View Full Version : Military Review

07-04-2007, 10:11 AM
The July-August 2007 issue of Military Review is now posted (http://usacac.leavenworth.army.mil/CAC/milreview/English/english.asp):

A Cause for Hope: Economic Revitalization in Iraq (http://usacac.leavenworth.army.mil/CAC/milreview/English/JulAug07/Brinkley.pdf)

The Agile-Leader Mind-Set: Leveraging the Power of Modularity in Iraq (http://usacac.leavenworth.army.mil/CAC/milreview/English/JulAug07/Brown.pdf)

Surrounded: Seeing the World from Iran’s Point of View (http://usacac.leavenworth.army.mil/CAC/milreview/English/JulAug07/Sadri.pdf)

The Agile-Leader Mind-Set: Leveraging the Power of Modularity in Iraq (http://usacac.leavenworth.army.mil/CAC/milreview/English/JulAug07/Brown.pdf)

Peace in the Posavina, or Deal with Us! (http://usacac.leavenworth.army.mil/CAC/milreview/English/JulAug07/Fontenot.pdf)

Toward Strategic Communication (http://usacac.leavenworth.army.mil/CAC/milreview/English/JulAug07/Eder.pdf)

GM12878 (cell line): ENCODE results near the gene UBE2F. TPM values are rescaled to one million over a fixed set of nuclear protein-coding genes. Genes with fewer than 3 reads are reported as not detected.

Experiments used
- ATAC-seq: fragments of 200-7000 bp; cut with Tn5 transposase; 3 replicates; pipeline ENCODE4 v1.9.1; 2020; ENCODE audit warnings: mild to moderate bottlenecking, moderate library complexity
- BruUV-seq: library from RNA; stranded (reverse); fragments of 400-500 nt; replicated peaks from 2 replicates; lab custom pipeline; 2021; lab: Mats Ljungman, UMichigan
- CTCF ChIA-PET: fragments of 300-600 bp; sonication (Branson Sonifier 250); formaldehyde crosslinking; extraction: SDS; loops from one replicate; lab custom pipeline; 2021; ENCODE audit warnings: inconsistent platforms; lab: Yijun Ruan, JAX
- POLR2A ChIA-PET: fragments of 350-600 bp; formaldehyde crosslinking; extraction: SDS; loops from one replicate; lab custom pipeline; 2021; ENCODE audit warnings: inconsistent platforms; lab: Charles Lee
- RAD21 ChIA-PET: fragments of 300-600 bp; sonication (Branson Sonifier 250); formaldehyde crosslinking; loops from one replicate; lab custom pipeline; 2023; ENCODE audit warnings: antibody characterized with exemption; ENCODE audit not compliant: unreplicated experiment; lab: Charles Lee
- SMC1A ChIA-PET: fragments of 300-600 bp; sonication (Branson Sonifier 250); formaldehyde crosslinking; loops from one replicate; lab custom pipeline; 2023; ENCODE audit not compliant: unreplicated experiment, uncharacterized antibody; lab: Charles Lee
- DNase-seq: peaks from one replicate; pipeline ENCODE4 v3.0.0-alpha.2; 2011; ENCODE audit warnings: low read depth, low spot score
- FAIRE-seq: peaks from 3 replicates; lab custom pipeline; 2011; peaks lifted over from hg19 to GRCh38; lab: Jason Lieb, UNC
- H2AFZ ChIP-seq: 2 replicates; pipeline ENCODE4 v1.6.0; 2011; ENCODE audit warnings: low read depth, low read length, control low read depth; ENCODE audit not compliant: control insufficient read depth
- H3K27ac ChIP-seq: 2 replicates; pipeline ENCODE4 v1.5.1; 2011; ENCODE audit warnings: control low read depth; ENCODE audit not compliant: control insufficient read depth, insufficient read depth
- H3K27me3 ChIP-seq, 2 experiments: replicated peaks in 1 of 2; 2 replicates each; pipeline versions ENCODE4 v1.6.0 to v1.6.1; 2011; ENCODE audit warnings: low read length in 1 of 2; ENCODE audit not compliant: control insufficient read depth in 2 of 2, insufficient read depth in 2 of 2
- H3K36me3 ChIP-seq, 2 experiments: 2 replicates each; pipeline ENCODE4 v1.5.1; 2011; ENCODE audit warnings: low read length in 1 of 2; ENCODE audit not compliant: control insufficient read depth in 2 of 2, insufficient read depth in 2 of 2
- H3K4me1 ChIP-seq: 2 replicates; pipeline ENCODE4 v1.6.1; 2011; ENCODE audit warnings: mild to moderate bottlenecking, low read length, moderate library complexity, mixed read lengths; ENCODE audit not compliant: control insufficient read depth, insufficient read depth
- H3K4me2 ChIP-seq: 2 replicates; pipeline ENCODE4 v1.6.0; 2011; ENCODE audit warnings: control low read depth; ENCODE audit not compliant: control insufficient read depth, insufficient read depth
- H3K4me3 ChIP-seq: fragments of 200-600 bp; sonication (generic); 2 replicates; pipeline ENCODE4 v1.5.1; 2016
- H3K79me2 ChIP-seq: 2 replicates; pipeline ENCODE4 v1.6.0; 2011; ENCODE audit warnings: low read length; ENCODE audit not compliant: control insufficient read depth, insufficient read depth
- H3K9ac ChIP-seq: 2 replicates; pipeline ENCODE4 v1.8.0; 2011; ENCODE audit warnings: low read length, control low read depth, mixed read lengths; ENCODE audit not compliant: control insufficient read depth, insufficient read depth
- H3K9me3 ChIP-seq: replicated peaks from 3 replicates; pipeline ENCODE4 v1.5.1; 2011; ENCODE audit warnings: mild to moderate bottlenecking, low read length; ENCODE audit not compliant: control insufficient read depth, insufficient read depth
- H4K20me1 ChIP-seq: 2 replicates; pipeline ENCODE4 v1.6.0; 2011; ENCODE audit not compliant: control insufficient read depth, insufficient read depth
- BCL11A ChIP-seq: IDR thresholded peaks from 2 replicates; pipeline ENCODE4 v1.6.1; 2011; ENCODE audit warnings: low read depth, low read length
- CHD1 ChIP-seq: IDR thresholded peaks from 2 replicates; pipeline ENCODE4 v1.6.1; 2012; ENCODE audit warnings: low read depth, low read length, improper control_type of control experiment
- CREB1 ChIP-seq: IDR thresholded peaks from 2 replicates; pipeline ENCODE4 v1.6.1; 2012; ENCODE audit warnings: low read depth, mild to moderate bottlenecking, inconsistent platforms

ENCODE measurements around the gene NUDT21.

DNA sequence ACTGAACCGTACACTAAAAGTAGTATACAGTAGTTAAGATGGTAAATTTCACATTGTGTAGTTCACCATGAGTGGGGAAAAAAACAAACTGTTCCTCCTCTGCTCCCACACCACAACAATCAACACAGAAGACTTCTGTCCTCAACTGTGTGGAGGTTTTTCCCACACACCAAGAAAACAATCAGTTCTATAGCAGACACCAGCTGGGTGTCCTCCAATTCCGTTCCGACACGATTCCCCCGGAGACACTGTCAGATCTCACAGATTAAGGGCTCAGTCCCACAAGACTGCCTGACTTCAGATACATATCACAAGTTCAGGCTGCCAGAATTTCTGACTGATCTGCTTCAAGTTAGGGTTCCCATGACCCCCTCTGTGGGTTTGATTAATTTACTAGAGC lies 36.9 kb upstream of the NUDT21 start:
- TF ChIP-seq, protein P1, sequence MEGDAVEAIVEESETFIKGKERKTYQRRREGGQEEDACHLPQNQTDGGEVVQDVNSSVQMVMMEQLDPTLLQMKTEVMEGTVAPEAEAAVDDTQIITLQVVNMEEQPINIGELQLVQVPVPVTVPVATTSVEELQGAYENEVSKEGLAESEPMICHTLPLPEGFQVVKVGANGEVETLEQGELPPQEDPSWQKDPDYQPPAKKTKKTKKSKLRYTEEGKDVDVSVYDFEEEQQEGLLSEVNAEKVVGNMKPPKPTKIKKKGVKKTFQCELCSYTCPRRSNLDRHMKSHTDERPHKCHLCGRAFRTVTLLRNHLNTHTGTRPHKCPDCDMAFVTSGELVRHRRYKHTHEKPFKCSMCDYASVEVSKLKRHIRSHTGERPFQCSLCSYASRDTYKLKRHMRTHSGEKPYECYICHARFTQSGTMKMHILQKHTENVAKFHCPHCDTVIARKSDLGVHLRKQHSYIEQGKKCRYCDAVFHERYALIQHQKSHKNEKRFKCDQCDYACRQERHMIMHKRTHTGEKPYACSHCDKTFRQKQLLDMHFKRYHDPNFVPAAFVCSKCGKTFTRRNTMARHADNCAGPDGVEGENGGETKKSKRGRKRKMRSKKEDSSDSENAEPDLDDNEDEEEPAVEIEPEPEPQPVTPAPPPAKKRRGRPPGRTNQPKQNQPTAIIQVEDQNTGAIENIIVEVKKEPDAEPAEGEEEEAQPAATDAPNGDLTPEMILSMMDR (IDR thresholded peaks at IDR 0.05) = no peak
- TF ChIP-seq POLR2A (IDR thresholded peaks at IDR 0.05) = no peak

Focusing Training–The Big Five for Leaders (http://usacac.leavenworth.army.mil/CAC/milreview/English/JulAug07/Sanderson_Akerley.pdf)

The Maras: A Menace to the Americas (http://usacac.leavenworth.army.mil/CAC/milreview/English/JulAug07/Breve.pdf)

A Synchronized Approach to Population Control (http://usacac.leavenworth.army.mil/CAC/milreview/English/JulAug07/AndersonINSIGHTS.pdf)

The Art and Aggravation of Vetting in Post-Conflict Environments (http://usacac.leavenworth.army.mil/CAC/milreview/English/JulAug07/McFate.pdf)

We the People Are Not the Center of Gravity in an Insurgency (http://usacac.leavenworth.army.mil/CAC/milreview/English/JulAug07/Krieger.pdf)

The Bundeswehr’s New Media Challenge (http://usacac.leavenworth.army.mil/CAC/milreview/English/JulAug07/RidINSIGHTS.pdf)

The Surge Can Succeed (http://usacac.leavenworth.army.mil/CAC/milreview/English/JulAug07/ClarkINSIGHTS.pdf)

Dominique R. Poirier
07-04-2007, 01:10 PM
This comment refers to A Synchronized Approach to Population Control.

What struck me in this document is that its authors never introduce the economic and social parameter in it.

It is not a so big problem to successfully implement population control as much as populace is provided with a market economy and a minimum of social care which constitutes incentives to abide by the rules and to accept both dimensions of control: the explicit and the implicit.